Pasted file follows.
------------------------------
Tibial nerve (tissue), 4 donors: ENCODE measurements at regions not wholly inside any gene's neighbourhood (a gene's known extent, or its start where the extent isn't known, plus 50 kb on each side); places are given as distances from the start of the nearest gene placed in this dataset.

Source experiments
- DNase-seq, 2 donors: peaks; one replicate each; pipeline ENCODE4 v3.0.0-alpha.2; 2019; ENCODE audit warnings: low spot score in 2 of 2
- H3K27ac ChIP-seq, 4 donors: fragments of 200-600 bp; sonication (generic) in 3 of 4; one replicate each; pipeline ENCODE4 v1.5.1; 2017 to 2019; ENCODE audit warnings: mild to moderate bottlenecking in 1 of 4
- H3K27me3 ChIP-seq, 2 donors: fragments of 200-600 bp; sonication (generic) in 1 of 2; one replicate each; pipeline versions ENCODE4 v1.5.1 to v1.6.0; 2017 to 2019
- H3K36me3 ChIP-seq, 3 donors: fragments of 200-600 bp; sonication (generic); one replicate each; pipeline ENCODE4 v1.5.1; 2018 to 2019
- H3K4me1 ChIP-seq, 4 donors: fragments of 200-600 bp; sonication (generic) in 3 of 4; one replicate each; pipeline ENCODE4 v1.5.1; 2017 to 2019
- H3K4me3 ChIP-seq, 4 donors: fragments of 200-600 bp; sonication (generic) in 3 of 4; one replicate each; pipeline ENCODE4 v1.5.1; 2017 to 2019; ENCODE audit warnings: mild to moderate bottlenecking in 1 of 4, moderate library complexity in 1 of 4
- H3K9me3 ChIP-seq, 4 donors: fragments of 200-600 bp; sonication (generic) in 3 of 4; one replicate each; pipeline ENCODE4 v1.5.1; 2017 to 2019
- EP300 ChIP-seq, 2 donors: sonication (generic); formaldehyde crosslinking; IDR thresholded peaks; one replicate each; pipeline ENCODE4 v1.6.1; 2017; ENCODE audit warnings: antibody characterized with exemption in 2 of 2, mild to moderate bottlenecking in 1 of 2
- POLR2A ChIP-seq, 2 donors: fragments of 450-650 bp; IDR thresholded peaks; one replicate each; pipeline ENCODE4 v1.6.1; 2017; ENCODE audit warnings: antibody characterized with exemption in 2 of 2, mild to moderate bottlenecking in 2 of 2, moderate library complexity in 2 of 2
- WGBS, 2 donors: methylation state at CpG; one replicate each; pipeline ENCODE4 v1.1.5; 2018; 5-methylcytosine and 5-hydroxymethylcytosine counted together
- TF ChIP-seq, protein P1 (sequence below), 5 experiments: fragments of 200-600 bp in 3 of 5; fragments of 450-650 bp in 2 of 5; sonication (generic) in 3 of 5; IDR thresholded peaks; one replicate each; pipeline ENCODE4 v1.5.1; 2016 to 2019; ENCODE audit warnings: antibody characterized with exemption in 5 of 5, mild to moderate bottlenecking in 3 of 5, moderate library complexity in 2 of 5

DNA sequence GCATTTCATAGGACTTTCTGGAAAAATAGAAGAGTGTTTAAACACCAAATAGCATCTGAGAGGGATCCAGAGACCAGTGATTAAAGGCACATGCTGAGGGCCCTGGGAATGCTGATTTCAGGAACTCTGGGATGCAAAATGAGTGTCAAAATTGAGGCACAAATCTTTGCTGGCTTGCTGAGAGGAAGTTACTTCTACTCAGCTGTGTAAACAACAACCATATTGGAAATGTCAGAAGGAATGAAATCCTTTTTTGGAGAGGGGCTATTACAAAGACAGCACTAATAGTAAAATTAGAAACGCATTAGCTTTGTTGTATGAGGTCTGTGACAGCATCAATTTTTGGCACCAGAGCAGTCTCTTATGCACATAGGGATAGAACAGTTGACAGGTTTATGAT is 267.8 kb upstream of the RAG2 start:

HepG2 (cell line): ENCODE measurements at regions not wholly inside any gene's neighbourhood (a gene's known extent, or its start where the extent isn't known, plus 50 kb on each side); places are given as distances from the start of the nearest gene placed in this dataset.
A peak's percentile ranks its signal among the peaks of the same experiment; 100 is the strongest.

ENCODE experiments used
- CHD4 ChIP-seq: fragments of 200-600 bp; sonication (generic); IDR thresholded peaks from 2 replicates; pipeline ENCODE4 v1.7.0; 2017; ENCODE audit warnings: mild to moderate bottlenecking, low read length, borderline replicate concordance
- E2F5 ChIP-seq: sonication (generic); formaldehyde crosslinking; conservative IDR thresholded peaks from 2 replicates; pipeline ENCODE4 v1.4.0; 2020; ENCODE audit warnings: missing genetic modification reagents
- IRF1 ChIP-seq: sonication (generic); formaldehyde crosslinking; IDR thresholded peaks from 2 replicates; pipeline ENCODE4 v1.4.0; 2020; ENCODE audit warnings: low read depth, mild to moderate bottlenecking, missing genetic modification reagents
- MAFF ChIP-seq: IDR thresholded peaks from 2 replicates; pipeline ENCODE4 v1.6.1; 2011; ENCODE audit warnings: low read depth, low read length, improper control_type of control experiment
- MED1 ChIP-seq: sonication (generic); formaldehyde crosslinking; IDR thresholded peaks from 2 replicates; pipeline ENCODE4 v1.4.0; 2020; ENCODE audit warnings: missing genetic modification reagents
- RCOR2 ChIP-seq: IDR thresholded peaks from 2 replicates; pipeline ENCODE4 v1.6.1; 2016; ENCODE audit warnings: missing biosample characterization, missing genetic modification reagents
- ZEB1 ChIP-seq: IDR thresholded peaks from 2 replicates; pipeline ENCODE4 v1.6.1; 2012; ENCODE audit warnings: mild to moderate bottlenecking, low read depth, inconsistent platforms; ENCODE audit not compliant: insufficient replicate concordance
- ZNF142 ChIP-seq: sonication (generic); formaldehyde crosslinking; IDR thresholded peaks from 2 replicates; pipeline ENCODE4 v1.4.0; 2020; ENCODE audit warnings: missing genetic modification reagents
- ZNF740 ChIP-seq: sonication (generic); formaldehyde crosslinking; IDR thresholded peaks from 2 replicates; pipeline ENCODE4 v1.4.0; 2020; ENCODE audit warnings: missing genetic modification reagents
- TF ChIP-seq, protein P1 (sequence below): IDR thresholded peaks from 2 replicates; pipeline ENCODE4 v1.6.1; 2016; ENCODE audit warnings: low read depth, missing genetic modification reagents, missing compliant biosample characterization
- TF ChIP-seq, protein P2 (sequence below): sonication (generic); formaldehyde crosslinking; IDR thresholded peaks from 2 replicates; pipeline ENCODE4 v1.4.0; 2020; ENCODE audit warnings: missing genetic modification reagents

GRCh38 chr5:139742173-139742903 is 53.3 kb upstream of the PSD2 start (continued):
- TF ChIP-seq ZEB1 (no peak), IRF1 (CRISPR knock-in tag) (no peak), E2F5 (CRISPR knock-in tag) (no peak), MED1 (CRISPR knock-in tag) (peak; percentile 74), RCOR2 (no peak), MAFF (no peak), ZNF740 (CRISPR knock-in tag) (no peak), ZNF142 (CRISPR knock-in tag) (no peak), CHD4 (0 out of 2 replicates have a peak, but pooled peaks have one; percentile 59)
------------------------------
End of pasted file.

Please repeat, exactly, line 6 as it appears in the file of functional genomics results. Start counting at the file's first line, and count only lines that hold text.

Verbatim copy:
- H3K36me3 ChIP-seq, 3 donors: fragments of 200-600 bp; sonication (generic); one replicate each; pipeline ENCODE4 v1.5.1; 2018 to 2019